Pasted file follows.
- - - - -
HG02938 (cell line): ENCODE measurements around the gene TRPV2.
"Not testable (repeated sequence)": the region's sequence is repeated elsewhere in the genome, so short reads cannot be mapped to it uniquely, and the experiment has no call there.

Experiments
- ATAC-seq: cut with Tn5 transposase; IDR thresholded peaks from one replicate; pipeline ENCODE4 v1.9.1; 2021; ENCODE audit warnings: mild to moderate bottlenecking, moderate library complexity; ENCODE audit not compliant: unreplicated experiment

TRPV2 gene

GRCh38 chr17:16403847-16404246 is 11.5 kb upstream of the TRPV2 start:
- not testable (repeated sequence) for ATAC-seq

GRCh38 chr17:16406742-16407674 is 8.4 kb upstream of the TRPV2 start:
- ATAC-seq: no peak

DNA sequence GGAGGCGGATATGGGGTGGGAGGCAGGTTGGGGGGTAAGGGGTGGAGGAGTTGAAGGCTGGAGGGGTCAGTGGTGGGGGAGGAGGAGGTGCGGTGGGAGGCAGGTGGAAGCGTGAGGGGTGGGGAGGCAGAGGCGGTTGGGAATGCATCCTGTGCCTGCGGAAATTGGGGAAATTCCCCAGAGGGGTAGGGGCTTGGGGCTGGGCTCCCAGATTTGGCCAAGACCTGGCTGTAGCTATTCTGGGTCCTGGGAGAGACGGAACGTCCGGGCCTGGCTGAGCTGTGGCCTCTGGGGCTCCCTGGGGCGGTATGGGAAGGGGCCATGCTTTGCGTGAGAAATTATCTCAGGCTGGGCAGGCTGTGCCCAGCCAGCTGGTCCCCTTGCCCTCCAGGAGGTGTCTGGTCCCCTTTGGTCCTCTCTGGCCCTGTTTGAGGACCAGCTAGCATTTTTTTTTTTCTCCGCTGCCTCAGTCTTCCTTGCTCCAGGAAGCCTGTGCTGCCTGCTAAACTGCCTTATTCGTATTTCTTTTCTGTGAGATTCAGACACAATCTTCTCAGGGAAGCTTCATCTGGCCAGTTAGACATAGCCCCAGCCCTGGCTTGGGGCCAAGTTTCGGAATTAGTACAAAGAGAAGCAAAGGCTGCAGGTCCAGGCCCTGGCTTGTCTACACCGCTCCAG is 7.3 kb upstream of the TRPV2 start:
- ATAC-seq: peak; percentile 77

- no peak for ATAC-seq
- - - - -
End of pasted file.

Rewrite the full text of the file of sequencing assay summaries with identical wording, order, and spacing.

HG02938 (cell line): ENCODE measurements around the gene TRPV2.
"Not testable (repeated sequence)": the region's sequence is repeated elsewhere in the genome, so short reads cannot be mapped to it uniquely, and the experiment has no call there.

Experiments
- ATAC-seq: cut with Tn5 transposase; IDR thresholded peaks from one replicate; pipeline ENCODE4 v1.9.1; 2021; ENCODE audit warnings: mild to moderate bottlenecking, moderate library complexity; ENCODE audit not compliant: unreplicated experiment

TRPV2 gene

GRCh38 chr17:16403847-16404246 is 11.5 kb upstream of the TRPV2 start:
- not testable (repeated sequence) for ATAC-seq

GRCh38 chr17:16406742-16407674 is 8.4 kb upstream of the TRPV2 start:
- ATAC-seq: no peak

DNA sequence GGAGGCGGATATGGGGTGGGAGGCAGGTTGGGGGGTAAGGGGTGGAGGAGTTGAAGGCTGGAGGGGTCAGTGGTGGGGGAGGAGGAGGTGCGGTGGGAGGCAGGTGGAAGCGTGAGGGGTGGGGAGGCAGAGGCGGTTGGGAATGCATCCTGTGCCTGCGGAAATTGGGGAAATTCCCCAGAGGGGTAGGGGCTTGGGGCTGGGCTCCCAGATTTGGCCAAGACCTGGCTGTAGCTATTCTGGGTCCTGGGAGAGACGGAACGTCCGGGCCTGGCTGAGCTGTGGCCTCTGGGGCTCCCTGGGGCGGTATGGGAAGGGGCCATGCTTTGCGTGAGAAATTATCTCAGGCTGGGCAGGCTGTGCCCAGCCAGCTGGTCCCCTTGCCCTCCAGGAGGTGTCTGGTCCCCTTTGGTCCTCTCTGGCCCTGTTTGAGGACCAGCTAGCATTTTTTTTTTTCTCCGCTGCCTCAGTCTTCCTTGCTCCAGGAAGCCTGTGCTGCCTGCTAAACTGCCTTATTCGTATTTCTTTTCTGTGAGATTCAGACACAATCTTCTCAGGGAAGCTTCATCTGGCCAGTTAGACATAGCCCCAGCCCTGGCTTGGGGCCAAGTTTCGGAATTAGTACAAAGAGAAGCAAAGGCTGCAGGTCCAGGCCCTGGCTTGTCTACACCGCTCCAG is 7.3 kb upstream of the TRPV2 start:
- ATAC-seq: peak; percentile 77

- no peak for ATAC-seq